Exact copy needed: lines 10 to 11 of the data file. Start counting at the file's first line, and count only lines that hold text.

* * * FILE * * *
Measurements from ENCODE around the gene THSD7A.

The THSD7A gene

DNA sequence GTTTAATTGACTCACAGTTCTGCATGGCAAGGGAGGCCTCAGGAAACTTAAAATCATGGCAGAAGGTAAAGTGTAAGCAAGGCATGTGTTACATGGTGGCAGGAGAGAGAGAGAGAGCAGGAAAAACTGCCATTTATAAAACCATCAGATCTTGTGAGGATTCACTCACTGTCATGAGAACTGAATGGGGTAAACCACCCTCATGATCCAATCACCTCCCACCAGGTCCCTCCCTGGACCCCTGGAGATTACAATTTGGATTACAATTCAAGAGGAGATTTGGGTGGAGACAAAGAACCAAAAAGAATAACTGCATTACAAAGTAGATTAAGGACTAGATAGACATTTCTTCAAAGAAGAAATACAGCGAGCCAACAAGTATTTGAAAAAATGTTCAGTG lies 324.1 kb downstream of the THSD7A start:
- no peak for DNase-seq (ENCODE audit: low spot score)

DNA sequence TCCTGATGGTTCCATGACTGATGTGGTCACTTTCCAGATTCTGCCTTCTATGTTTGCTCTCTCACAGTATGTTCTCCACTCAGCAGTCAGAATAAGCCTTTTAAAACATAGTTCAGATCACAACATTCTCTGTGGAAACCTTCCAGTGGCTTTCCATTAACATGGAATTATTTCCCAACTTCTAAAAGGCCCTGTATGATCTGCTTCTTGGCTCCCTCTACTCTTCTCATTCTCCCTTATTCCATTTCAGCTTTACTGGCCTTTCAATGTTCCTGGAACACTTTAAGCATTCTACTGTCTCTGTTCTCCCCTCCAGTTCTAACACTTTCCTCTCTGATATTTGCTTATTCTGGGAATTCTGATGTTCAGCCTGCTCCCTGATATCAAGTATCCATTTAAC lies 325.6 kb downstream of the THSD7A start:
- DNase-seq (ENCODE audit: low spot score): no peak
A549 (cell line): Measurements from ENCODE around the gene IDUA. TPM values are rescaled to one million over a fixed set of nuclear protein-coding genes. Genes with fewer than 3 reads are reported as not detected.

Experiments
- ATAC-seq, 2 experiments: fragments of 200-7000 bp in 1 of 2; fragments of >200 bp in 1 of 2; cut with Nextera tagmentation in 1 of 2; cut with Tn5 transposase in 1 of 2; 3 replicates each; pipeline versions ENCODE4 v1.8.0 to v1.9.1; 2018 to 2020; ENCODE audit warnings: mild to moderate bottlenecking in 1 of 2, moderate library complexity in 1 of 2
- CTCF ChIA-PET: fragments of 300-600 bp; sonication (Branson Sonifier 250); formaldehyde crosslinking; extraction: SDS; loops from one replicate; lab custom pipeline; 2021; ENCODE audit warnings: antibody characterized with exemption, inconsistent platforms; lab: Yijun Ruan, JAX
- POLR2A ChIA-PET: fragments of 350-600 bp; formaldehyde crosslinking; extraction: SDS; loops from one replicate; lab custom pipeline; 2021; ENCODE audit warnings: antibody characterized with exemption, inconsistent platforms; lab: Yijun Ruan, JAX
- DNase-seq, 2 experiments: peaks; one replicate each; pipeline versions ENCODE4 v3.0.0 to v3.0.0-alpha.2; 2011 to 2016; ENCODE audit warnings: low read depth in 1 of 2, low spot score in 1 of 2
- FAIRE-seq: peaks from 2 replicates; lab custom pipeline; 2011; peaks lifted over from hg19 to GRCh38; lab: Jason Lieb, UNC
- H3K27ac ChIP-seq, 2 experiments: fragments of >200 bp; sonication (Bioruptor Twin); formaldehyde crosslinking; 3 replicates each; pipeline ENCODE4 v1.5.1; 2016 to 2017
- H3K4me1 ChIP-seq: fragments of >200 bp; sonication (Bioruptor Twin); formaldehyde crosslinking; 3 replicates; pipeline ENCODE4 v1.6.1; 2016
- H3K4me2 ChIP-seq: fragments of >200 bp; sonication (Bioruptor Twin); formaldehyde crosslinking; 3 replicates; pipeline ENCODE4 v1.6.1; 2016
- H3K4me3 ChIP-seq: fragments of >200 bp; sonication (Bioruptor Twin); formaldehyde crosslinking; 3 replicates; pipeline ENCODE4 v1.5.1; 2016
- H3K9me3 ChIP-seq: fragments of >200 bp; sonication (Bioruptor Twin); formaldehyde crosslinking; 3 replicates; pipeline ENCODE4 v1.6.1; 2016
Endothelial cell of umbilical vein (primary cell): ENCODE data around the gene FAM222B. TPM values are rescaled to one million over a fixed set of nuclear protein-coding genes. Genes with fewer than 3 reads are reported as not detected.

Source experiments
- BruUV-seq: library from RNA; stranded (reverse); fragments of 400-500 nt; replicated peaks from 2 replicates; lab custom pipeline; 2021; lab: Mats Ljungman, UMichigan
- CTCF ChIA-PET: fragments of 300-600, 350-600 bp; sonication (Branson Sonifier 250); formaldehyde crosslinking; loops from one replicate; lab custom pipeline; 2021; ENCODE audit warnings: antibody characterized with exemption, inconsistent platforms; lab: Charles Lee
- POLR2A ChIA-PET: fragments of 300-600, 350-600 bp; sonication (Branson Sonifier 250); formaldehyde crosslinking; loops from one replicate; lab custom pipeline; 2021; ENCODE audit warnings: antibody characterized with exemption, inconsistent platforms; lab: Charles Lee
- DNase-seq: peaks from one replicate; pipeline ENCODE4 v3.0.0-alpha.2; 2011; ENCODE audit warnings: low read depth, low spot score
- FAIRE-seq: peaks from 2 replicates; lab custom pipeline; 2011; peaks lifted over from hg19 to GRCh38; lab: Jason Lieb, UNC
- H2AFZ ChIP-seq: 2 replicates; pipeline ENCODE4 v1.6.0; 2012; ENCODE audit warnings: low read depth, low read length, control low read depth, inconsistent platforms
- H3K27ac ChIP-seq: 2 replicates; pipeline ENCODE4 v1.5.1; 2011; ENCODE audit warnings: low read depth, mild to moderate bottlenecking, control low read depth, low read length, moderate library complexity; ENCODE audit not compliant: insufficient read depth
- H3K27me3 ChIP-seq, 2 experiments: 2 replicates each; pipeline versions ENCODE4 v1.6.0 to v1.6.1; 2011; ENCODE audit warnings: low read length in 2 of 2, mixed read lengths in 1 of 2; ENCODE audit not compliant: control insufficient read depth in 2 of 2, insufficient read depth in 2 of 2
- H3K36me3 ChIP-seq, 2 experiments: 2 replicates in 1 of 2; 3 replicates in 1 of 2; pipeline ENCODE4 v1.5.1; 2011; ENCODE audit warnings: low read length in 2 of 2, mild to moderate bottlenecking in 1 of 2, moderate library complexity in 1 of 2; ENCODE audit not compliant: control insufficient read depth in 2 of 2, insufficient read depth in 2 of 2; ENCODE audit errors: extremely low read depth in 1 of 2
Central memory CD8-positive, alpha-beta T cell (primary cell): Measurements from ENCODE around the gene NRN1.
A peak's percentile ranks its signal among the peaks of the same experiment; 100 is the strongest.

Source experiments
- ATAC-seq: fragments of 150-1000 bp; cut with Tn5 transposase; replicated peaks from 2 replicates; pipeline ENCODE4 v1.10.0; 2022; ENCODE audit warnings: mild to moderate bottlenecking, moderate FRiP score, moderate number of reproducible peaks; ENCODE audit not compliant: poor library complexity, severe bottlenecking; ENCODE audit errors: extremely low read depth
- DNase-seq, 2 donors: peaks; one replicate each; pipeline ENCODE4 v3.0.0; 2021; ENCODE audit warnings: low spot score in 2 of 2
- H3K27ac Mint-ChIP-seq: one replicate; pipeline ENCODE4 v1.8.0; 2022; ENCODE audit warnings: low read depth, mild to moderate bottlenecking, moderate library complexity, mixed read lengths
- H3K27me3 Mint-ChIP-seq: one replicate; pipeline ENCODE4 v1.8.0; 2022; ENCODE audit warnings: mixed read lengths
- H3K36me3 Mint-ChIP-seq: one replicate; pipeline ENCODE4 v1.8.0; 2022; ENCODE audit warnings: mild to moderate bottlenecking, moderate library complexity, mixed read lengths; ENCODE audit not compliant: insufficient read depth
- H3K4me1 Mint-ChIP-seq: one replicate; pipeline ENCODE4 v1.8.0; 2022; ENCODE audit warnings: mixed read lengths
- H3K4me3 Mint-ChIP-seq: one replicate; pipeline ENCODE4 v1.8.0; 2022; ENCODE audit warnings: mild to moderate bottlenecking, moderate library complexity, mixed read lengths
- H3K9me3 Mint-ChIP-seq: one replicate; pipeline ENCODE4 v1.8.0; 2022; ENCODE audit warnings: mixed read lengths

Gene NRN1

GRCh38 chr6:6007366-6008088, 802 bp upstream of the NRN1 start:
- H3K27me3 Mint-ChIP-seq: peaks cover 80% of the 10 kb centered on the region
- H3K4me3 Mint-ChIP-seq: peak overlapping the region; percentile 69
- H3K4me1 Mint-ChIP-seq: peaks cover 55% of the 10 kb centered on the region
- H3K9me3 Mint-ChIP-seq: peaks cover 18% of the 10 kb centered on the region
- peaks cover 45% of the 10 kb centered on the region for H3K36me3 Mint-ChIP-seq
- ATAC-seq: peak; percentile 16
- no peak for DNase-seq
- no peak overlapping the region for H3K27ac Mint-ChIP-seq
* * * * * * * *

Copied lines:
- CTCF ChIA-PET: fragments of 300-600 bp; sonication (Branson Sonifier 250); formaldehyde crosslinking; extraction: SDS; loops from one replicate; lab custom pipeline; 2021; ENCODE audit warnings: antibody characterized with exemption, inconsistent platforms; lab: Yijun Ruan, JAX
- POLR2A ChIA-PET: fragments of 350-600 bp; formaldehyde crosslinking; extraction: SDS; loops from one replicate; lab custom pipeline; 2021; ENCODE audit warnings: antibody characterized with exemption, inconsistent platforms; lab: Yijun Ruan, JAX